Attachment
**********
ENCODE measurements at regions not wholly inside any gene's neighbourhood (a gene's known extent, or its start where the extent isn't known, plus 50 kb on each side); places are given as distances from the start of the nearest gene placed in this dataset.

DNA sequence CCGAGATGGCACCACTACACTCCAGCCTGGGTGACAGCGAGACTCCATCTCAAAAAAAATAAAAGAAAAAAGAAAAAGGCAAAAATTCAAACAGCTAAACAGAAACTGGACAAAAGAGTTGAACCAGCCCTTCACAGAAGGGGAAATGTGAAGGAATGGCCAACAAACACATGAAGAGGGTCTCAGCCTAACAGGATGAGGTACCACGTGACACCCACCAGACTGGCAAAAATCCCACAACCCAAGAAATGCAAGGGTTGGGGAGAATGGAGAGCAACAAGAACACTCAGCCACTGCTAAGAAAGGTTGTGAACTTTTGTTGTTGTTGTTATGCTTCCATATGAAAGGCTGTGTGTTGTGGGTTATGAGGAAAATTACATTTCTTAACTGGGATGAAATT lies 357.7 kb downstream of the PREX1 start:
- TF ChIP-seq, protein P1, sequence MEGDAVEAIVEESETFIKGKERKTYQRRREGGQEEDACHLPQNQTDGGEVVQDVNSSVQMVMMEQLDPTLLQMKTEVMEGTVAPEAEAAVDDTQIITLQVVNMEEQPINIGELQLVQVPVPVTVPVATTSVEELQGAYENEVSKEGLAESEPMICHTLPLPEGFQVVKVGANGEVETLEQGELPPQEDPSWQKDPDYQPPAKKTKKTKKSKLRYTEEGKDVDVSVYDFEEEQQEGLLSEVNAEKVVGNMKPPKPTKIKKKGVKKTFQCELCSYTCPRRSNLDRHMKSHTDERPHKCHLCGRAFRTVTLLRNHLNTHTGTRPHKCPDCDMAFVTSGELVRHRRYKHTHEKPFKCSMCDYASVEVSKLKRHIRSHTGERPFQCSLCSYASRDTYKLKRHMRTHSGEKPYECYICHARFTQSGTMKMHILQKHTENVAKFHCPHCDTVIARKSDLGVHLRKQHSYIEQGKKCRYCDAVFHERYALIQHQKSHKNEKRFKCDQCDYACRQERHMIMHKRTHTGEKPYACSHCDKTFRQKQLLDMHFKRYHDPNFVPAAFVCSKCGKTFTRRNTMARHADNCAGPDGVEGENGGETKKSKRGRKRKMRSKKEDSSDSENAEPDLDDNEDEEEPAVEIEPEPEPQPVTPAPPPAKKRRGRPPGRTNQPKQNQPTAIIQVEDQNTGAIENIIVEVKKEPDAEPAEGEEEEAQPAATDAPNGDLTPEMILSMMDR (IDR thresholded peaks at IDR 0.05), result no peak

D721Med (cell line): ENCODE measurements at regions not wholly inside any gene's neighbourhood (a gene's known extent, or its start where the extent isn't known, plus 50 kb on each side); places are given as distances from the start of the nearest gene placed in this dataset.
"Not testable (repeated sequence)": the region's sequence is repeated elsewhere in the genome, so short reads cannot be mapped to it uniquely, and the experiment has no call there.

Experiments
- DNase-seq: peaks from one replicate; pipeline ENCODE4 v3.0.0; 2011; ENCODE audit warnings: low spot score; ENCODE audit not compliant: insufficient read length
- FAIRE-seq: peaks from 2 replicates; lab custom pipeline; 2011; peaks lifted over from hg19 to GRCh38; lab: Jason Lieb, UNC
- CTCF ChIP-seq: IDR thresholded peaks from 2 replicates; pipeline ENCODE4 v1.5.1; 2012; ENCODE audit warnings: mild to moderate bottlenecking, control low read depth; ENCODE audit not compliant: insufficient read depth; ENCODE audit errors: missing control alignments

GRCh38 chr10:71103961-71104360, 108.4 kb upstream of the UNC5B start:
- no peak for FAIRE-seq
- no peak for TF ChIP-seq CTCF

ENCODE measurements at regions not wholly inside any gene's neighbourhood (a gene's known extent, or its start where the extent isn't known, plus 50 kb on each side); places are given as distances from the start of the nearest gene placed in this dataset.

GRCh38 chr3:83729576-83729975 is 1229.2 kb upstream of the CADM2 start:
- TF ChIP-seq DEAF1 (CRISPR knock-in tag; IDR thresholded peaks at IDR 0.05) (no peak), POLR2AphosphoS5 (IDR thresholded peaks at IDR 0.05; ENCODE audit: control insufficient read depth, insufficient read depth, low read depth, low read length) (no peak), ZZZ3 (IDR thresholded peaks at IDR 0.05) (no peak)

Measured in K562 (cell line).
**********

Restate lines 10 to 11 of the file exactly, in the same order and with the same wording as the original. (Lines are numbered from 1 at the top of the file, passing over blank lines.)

GRCh38 chr10:71103961-71104360, 108.4 kb upstream of the UNC5B start:
- no peak for FAIRE-seq